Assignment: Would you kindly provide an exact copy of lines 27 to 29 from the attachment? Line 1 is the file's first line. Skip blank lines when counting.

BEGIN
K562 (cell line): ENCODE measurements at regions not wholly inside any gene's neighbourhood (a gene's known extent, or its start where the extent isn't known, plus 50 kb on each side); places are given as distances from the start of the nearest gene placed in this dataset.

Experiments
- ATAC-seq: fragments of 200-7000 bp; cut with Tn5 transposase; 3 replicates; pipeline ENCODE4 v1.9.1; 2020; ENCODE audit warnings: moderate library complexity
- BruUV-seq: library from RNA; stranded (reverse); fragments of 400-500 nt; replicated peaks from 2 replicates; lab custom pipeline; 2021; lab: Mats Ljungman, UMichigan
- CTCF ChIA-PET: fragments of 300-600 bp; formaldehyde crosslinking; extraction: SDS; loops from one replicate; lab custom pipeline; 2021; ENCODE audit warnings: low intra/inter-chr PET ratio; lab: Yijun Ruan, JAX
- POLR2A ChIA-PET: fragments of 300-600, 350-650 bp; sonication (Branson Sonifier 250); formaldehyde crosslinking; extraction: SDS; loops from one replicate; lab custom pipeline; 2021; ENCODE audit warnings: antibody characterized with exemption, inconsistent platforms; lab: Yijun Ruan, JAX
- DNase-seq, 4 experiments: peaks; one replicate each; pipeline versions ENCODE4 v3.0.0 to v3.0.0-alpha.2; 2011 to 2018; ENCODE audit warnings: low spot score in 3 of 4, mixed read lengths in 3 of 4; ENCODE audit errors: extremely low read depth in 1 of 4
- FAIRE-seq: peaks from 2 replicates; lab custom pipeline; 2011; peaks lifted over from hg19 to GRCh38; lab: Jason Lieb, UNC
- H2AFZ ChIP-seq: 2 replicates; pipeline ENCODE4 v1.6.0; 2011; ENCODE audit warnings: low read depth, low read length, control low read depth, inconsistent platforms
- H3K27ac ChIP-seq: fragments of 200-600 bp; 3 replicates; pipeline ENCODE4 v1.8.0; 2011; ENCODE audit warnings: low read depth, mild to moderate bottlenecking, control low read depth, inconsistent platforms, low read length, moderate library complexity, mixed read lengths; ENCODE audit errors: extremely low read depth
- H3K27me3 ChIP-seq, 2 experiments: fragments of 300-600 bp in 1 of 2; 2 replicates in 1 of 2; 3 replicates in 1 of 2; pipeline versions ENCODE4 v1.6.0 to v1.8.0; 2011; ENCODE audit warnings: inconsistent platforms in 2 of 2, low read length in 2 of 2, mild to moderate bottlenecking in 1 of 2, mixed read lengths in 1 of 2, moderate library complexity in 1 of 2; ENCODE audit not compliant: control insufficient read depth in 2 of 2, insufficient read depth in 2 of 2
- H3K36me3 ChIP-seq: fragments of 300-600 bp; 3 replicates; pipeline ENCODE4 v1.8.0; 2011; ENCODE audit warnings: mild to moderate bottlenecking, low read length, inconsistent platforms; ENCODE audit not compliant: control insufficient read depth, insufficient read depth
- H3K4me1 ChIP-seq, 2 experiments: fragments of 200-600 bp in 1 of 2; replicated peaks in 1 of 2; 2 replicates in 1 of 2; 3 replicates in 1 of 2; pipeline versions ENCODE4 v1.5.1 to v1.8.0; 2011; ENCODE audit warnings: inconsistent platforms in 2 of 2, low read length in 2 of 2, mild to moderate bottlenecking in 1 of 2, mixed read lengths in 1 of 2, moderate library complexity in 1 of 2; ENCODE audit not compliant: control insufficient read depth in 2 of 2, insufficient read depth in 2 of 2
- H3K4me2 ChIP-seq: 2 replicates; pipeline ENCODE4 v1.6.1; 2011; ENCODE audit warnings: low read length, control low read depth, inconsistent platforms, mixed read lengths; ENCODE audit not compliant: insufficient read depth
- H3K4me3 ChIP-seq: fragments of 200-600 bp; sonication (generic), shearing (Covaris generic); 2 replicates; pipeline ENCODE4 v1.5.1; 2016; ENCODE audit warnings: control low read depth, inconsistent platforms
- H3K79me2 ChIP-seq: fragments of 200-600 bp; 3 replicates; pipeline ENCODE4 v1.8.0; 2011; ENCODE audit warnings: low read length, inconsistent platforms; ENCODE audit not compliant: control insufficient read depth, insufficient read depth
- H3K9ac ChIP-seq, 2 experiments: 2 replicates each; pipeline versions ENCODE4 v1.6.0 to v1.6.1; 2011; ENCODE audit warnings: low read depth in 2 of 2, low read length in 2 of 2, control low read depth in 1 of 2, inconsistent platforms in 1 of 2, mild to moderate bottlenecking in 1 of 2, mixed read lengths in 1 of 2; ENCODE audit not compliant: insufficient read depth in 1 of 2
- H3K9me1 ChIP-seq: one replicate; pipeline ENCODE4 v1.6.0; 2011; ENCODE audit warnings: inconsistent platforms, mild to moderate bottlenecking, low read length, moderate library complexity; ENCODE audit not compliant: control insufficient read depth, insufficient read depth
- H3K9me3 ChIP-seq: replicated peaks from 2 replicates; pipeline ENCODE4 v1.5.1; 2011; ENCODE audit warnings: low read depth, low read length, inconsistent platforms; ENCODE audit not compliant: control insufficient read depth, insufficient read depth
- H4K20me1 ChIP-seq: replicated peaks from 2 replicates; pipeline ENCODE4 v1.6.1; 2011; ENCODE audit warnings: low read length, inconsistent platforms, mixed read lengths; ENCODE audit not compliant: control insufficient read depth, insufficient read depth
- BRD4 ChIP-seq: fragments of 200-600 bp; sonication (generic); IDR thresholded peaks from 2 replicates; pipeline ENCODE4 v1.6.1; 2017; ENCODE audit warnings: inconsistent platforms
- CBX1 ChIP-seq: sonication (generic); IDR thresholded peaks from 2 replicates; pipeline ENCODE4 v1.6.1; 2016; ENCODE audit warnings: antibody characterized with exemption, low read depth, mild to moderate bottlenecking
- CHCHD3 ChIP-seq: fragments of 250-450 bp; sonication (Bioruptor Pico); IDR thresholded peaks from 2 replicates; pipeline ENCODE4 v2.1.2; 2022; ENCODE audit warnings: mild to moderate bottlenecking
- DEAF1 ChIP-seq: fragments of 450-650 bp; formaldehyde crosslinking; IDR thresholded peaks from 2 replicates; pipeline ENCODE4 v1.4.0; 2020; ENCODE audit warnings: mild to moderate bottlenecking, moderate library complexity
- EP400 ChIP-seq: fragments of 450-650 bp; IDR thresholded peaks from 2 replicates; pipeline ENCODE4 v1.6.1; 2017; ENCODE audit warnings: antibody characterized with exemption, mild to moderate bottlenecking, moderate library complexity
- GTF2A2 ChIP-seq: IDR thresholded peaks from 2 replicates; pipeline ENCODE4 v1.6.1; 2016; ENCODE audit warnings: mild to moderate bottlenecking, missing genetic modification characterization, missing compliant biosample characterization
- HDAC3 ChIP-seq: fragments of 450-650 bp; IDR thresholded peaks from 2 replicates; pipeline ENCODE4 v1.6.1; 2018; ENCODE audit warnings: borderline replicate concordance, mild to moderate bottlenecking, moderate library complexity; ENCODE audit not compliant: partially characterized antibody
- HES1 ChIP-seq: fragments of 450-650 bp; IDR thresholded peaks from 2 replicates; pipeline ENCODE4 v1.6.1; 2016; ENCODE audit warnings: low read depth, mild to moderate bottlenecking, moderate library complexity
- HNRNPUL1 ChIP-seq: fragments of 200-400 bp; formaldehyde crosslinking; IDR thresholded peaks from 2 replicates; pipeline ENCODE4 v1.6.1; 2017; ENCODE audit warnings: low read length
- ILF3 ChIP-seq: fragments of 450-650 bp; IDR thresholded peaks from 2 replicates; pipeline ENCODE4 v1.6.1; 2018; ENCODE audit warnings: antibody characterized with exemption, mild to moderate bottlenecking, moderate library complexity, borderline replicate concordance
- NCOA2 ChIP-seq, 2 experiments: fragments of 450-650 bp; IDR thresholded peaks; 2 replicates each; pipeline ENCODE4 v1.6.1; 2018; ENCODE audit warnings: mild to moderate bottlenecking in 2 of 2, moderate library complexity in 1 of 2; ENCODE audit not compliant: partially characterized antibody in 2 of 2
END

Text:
- HDAC3 ChIP-seq: fragments of 450-650 bp; IDR thresholded peaks from 2 replicates; pipeline ENCODE4 v1.6.1; 2018; ENCODE audit warnings: borderline replicate concordance, mild to moderate bottlenecking, moderate library complexity; ENCODE audit not compliant: partially characterized antibody
- HES1 ChIP-seq: fragments of 450-650 bp; IDR thresholded peaks from 2 replicates; pipeline ENCODE4 v1.6.1; 2016; ENCODE audit warnings: low read depth, mild to moderate bottlenecking, moderate library complexity
- HNRNPUL1 ChIP-seq: fragments of 200-400 bp; formaldehyde crosslinking; IDR thresholded peaks from 2 replicates; pipeline ENCODE4 v1.6.1; 2017; ENCODE audit warnings: low read length